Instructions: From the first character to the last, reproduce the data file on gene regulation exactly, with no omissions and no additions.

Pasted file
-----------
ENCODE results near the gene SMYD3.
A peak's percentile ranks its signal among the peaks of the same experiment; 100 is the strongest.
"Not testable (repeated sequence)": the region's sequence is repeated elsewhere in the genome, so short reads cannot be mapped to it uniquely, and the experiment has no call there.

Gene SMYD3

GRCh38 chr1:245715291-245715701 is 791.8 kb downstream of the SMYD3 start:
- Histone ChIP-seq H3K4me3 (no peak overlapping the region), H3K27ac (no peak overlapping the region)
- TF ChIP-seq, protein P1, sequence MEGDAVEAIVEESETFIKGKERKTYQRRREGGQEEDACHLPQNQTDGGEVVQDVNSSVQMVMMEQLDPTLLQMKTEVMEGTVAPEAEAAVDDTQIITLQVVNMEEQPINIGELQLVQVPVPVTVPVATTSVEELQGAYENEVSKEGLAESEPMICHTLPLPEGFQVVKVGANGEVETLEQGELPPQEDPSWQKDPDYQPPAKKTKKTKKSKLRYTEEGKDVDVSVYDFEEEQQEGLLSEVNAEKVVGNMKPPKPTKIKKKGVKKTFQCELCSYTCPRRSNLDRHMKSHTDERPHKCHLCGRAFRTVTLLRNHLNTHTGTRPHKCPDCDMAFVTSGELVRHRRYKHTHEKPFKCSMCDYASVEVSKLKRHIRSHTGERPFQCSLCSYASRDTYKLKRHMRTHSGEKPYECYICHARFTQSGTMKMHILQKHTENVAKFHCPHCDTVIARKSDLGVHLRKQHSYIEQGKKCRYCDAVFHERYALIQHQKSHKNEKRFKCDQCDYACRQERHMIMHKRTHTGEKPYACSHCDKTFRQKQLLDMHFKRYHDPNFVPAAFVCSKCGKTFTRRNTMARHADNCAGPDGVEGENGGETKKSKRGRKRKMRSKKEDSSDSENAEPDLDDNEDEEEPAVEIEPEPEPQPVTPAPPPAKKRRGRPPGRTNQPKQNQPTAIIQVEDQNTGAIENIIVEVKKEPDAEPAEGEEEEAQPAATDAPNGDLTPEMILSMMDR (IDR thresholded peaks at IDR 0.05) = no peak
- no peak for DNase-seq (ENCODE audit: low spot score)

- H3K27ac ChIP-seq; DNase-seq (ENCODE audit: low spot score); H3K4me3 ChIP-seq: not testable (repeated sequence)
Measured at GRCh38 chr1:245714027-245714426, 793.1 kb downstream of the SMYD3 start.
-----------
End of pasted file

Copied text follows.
ENCODE results near the gene SMYD3.
A peak's percentile ranks its signal among the peaks of the same experiment; 100 is the strongest.
"Not testable (repeated sequence)": the region's sequence is repeated elsewhere in the genome, so short reads cannot be mapped to it uniquely, and the experiment has no call there.

Gene SMYD3

GRCh38 chr1:245715291-245715701 is 791.8 kb downstream of the SMYD3 start:
- Histone ChIP-seq H3K4me3 (no peak overlapping the region), H3K27ac (no peak overlapping the region)
- TF ChIP-seq, protein P1, sequence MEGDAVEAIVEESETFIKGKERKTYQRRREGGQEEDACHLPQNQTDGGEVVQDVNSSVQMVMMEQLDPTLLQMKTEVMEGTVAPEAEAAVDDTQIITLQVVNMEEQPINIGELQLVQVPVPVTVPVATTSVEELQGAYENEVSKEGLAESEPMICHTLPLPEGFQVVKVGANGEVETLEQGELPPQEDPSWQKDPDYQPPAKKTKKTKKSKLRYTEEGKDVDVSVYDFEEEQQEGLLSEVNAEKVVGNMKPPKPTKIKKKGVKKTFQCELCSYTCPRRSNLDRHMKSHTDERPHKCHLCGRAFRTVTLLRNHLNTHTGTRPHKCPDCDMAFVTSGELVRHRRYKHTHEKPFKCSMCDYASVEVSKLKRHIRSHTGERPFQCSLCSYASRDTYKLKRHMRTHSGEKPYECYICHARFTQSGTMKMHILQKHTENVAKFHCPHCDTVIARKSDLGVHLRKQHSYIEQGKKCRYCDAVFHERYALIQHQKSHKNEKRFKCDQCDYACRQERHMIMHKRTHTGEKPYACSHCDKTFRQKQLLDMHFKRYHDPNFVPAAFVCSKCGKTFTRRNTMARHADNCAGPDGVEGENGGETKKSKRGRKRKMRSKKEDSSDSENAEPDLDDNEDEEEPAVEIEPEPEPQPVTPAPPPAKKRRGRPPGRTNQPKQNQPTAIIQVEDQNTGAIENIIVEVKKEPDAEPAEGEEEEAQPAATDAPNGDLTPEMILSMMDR (IDR thresholded peaks at IDR 0.05) = no peak
- no peak for DNase-seq (ENCODE audit: low spot score)

- H3K27ac ChIP-seq; DNase-seq (ENCODE audit: low spot score); H3K4me3 ChIP-seq: not testable (repeated sequence)
Measured at GRCh38 chr1:245714027-245714426, 793.1 kb downstream of the SMYD3 start.